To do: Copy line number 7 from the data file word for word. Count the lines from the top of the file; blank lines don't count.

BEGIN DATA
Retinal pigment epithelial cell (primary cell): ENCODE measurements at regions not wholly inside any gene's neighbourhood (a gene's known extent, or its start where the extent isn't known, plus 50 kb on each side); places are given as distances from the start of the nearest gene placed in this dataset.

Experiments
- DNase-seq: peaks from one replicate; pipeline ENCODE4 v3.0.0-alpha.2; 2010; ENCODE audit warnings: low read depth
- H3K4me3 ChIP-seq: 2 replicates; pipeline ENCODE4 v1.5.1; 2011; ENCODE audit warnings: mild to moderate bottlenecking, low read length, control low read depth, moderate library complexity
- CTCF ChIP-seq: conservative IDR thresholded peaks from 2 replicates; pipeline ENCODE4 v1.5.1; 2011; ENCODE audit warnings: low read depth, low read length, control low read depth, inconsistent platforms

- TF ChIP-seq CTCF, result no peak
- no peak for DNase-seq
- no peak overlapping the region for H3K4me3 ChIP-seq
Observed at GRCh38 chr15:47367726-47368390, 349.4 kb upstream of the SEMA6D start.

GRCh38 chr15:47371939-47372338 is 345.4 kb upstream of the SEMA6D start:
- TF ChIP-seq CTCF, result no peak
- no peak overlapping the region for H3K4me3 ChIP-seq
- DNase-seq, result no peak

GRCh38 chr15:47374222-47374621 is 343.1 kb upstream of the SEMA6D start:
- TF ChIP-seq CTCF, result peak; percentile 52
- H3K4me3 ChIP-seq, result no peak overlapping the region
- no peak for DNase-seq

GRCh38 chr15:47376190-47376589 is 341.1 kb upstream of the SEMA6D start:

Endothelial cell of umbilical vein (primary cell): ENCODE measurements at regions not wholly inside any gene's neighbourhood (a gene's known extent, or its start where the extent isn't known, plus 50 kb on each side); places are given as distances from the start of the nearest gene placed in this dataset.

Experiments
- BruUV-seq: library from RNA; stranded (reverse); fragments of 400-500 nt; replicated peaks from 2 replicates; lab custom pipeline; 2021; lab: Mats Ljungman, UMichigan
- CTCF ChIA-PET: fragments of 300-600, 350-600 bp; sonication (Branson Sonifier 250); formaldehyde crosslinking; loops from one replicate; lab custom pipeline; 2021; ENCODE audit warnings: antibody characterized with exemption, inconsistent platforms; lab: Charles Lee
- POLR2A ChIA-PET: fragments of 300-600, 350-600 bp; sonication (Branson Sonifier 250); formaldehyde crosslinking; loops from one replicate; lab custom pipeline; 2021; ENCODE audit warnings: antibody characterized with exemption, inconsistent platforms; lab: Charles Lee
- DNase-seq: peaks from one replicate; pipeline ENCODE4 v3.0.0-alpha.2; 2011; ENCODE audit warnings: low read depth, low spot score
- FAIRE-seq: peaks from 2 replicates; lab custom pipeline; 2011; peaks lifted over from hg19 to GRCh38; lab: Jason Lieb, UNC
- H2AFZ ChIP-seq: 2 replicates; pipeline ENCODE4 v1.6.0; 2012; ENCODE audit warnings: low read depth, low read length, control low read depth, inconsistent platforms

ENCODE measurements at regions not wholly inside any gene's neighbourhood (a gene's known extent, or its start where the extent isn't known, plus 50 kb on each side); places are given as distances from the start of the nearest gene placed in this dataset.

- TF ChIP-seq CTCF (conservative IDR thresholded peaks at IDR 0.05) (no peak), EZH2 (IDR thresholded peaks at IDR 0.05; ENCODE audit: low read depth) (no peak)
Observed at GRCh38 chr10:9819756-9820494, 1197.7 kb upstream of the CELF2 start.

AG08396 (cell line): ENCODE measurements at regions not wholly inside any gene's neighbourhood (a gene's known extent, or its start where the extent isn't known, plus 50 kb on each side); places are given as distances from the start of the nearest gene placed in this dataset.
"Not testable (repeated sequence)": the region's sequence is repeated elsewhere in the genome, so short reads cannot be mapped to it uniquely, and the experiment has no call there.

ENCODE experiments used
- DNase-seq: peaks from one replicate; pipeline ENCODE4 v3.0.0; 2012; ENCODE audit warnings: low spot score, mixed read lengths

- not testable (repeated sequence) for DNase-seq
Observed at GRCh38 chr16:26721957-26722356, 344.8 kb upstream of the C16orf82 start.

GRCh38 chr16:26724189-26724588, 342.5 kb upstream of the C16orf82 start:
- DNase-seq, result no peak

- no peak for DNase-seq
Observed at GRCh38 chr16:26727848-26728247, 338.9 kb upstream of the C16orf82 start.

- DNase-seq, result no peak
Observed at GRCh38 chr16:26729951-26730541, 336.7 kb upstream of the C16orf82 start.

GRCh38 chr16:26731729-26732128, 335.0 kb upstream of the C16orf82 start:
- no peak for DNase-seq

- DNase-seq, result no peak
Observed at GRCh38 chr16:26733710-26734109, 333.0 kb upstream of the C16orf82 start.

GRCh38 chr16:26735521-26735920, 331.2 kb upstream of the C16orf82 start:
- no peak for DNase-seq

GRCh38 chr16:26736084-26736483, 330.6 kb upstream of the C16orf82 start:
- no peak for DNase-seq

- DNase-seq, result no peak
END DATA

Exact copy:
- no peak for DNase-seq